Teams looking to capitalize on the opportunity of design systems at scale need modern, integrated infrastructure that connects all the ways their design system is managed, referenced, tested, used, and experienced in products. Removing points of failure and providing scalable infrastructure creates immediate benefit by uniting sources of truth and removing expectation gaps. Once unified infrastructure is in place, teams are able to modernize how they work by connecting the design and product planning process directly to the engineering workflows that deliver end user experiences. That is exactly what we built Knapsack to do. Knapsack reduces or eliminates that need for manual documentation maintenance, supports rapid prototyping with production ready code, allows for democratized contribution and collaboration between teams, supports multi-brand management, and helps design systems leaders ensure the integrity of their system while accelerating the production capabilities of the product teams they serve.

Tools alone don’t make teams successful. But tools can support ways of working that avoid the human challenges that make cross-functional collaboration - in any context - a challenge. Getting people to align their goals and vision requires design system leaders to be the connective tissue in their organizations. A common theme that emerged from conversations around alignment was the importance of working with those who are willing to work with you and using that success to build momentum with others. Having the right tool is important to establish and scale demonstrable success, but building the relationships and trust to make it work always come first.

What is the role of AI in my design system?

The hottest topic in tech, AI questions and concerns are ever present at the design system summits. Many attendees said that their organizations were demanding that they find ways of using AI in their work, a ”solution looking for a problem” approach to the AI question. Others expressed concerns about their jobs being eliminated by advances in AI and Machine Learning. Regardless of the individual concern, everyone is asking “what is the role of AI in a design system.”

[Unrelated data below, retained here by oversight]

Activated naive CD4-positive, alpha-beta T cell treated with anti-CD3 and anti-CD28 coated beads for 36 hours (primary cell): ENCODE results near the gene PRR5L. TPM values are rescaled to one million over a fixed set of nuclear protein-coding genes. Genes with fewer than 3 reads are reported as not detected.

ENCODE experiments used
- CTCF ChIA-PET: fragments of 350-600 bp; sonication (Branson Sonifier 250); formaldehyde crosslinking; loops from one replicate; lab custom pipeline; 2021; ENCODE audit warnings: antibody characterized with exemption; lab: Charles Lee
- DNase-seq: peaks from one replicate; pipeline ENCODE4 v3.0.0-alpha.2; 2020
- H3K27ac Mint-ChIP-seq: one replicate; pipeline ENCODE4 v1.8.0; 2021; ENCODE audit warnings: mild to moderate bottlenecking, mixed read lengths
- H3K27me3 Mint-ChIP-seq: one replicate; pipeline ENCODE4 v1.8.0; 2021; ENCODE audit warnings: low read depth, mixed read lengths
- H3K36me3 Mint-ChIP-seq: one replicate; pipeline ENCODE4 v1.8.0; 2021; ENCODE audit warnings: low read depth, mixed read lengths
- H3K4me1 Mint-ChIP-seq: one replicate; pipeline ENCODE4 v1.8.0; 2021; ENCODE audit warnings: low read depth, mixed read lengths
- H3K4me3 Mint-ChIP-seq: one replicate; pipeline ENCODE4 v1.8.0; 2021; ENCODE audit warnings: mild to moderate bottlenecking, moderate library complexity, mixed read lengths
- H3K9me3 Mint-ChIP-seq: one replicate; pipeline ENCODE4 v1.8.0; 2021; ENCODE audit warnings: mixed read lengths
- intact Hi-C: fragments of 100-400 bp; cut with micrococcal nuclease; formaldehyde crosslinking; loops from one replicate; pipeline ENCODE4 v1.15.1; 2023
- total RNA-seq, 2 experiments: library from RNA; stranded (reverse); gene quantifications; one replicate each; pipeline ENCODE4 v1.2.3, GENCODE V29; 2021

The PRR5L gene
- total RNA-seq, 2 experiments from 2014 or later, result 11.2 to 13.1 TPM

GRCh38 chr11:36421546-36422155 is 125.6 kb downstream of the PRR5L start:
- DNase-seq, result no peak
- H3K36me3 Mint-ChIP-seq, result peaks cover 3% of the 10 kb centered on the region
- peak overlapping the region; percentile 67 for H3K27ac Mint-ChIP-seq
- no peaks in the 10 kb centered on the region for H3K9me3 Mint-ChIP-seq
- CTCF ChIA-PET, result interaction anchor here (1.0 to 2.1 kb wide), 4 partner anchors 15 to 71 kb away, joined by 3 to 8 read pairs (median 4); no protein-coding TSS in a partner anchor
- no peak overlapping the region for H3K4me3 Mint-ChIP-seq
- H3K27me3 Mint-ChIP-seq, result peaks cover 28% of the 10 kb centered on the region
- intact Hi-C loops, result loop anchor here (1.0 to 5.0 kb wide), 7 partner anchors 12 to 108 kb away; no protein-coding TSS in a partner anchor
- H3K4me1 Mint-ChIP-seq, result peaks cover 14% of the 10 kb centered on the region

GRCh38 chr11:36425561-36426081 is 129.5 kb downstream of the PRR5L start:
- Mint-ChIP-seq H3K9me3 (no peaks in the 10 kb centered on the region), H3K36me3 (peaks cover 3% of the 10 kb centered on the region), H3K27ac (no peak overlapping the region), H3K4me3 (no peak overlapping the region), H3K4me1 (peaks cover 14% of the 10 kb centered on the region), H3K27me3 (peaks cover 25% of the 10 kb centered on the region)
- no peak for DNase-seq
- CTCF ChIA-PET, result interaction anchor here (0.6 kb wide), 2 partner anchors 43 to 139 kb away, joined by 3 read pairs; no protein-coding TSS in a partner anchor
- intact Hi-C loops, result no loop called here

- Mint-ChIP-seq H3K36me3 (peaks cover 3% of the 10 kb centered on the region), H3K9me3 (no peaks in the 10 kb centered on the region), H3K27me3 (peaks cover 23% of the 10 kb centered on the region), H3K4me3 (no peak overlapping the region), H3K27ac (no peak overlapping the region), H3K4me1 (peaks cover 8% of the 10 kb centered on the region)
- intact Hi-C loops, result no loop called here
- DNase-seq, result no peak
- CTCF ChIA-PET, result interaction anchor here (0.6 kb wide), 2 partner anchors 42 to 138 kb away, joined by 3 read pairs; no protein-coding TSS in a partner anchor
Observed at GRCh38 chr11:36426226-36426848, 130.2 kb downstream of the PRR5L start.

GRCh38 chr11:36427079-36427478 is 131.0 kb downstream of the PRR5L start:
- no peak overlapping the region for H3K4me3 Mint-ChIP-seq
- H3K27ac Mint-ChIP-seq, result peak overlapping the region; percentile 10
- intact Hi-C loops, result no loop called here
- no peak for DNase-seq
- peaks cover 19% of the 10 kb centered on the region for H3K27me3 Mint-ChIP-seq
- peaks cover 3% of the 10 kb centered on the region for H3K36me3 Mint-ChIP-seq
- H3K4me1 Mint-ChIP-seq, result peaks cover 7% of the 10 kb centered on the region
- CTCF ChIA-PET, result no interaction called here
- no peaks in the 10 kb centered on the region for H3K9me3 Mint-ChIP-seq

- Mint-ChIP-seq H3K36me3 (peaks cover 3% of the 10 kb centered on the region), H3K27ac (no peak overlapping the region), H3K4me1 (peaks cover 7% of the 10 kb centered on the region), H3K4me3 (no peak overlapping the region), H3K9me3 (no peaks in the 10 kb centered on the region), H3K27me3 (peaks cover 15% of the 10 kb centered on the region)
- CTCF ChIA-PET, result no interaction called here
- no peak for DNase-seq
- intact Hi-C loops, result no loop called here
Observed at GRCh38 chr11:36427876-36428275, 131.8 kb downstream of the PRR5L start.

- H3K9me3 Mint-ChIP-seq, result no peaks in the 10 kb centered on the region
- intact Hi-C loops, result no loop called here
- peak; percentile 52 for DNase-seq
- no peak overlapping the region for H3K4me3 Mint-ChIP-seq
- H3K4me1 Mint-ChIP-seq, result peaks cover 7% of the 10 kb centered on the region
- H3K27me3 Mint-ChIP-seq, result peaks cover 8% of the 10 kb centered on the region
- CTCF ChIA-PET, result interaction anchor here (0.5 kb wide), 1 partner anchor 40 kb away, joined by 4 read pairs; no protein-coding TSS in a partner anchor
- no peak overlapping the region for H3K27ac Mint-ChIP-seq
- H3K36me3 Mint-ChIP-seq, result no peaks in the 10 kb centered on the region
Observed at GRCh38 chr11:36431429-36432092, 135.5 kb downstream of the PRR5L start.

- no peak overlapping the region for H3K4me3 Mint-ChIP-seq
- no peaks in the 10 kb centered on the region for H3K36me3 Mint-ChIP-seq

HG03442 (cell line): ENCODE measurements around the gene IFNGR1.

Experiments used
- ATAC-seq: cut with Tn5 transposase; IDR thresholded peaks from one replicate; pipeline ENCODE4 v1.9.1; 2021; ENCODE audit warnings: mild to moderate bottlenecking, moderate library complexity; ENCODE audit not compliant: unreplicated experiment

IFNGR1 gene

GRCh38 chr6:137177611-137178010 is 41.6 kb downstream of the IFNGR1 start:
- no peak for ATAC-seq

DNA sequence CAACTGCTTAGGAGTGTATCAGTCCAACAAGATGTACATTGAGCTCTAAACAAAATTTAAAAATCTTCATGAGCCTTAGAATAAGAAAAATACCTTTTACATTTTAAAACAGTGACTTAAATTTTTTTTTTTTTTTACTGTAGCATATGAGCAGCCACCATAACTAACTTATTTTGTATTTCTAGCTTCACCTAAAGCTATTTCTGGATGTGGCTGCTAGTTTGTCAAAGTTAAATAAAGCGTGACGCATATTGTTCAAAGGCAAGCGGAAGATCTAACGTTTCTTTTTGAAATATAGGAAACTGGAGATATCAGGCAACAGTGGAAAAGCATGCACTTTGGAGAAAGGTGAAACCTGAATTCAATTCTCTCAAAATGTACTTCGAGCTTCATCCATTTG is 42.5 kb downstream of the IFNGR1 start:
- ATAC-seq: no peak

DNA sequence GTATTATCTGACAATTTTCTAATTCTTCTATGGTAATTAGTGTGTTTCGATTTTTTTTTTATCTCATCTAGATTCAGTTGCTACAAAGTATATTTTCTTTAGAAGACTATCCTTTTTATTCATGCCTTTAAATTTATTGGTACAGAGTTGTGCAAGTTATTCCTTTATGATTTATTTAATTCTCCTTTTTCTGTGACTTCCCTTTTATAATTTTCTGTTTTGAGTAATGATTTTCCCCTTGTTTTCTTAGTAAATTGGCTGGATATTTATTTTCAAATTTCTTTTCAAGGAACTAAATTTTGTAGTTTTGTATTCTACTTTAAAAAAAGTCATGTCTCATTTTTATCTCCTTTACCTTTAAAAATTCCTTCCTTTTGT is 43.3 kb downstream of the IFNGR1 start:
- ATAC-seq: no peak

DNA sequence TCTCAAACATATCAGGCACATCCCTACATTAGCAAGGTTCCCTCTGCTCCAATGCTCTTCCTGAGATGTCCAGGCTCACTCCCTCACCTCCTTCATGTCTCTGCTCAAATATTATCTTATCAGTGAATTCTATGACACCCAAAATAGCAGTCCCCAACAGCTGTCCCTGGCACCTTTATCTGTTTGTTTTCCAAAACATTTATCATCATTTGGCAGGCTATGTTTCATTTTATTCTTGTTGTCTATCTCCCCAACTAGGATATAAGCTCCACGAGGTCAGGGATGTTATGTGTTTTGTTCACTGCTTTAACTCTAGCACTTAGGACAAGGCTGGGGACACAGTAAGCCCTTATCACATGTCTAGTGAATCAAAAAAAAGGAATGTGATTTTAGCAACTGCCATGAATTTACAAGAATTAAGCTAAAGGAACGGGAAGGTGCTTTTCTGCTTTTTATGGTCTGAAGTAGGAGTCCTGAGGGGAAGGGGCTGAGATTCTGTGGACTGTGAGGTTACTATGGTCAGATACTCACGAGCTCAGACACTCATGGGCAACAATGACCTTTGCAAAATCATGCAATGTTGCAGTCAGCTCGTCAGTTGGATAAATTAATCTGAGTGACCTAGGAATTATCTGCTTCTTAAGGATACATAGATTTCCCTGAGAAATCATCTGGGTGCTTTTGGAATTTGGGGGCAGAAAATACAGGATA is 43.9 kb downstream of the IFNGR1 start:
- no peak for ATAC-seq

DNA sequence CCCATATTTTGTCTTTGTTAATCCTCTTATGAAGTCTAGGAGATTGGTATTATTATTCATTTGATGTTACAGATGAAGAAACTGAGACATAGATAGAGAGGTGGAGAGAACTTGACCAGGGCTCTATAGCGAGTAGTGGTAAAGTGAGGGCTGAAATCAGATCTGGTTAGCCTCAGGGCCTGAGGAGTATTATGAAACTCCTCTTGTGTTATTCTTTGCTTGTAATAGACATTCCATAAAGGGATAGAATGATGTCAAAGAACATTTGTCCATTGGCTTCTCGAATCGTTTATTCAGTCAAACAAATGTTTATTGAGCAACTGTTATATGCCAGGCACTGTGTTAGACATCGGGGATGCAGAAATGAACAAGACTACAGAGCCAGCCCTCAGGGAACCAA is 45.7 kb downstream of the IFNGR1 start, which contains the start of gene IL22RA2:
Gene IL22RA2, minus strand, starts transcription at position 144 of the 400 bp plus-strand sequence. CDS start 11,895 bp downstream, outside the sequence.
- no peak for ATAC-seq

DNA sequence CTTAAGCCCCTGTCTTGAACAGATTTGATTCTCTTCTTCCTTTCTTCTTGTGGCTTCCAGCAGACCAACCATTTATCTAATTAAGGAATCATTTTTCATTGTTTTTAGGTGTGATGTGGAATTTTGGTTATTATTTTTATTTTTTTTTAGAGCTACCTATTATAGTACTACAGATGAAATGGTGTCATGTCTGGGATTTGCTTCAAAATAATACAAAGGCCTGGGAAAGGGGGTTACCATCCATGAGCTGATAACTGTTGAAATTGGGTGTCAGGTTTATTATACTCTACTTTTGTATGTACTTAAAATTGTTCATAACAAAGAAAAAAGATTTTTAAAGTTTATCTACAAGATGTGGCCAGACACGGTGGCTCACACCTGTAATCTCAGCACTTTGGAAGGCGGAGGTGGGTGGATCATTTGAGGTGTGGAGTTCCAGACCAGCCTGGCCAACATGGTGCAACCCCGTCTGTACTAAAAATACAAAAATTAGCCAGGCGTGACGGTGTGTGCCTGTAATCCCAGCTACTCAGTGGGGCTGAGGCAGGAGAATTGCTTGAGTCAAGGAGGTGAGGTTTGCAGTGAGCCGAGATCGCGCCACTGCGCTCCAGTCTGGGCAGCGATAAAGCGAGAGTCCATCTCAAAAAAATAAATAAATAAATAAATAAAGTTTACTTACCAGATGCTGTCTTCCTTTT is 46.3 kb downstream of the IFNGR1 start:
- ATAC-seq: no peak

At the Seattle meeting, Jacob Miller, Principal Product Manager - Generative AI & Design Systems at Figma offered a view of AI as an enabler instead of a replacement. His vision is of AI taking on the repetitive and mundane tasks that consume so much designer and developer energy, allowing teams to focus on creativity and quality. This view of AI as an enabler of human creativity is echoed in a recent podcast Knapsack CEO, Chris Strahl did with Dave Calleja, Head of Design at Merkle and dentsu in Australia-New Zealanda. In their discussion Dave says,

“The idea that you sort of press a button and a website is generated by scanning everything that's available on the Internet and sort of looking at the aggregate, that's a dark future. But there's many possible very bright futures where the designers, the developers, the copywriters, the creatives that are…standing at the levers of this incredibly powerful machine and controlling how it consumes that kibble and saying, now that you've got all of this energy, I'm going to guide you on what to do… So it's not just about letting the AI loose and then creating whatever it is and having no control over that. It's about empowering those same people, those same minds, about tweaking the model, about tweaking the input, tweaking the structured data… to create something that is meaningful and creative on the other side, and then still being able to manipulate it at faster than light speed compared to today.”